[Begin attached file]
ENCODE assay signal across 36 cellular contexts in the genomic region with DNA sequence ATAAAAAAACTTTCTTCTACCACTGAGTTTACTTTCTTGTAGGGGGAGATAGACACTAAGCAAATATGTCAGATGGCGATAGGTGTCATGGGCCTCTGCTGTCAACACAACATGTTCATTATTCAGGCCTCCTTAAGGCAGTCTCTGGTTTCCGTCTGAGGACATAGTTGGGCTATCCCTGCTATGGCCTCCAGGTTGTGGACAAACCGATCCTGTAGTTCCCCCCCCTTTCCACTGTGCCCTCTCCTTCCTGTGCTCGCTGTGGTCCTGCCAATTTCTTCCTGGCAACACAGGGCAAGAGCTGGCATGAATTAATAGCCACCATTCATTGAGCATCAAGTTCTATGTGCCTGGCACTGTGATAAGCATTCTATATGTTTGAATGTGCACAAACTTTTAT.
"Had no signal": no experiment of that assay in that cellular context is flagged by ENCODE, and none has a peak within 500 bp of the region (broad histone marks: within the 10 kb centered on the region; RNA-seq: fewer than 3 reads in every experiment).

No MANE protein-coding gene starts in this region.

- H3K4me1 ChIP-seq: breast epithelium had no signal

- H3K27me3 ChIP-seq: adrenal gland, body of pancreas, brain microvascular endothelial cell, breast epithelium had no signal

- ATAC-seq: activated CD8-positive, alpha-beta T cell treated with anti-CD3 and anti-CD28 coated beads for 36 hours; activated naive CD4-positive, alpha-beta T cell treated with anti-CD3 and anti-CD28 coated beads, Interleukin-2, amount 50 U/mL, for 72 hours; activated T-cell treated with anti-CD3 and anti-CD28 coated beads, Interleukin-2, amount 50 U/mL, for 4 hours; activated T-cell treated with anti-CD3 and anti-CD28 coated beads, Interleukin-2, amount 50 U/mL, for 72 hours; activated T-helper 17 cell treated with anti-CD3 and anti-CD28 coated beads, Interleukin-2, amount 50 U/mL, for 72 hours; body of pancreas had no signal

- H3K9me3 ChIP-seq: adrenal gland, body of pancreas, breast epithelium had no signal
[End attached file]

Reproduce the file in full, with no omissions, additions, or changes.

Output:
ENCODE assay signal across 36 cellular contexts in the genomic region with DNA sequence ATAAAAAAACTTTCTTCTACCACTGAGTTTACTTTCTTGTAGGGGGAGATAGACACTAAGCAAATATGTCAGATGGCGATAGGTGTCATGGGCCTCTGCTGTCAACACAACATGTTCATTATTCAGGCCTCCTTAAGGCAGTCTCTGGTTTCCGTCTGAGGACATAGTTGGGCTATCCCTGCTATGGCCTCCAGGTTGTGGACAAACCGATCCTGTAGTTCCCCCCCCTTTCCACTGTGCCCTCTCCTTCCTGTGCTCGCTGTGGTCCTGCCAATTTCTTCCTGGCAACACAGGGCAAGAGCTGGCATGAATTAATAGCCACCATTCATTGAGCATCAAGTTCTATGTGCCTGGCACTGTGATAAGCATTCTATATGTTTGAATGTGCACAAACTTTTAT.
"Had no signal": no experiment of that assay in that cellular context is flagged by ENCODE, and none has a peak within 500 bp of the region (broad histone marks: within the 10 kb centered on the region; RNA-seq: fewer than 3 reads in every experiment).

No MANE protein-coding gene starts in this region.

- H3K4me1 ChIP-seq: breast epithelium had no signal

- H3K27me3 ChIP-seq: adrenal gland, body of pancreas, brain microvascular endothelial cell, breast epithelium had no signal

- ATAC-seq: activated CD8-positive, alpha-beta T cell treated with anti-CD3 and anti-CD28 coated beads for 36 hours; activated naive CD4-positive, alpha-beta T cell treated with anti-CD3 and anti-CD28 coated beads, Interleukin-2, amount 50 U/mL, for 72 hours; activated T-cell treated with anti-CD3 and anti-CD28 coated beads, Interleukin-2, amount 50 U/mL, for 4 hours; activated T-cell treated with anti-CD3 and anti-CD28 coated beads, Interleukin-2, amount 50 U/mL, for 72 hours; activated T-helper 17 cell treated with anti-CD3 and anti-CD28 coated beads, Interleukin-2, amount 50 U/mL, for 72 hours; body of pancreas had no signal

- H3K9me3 ChIP-seq: adrenal gland, body of pancreas, breast epithelium had no signal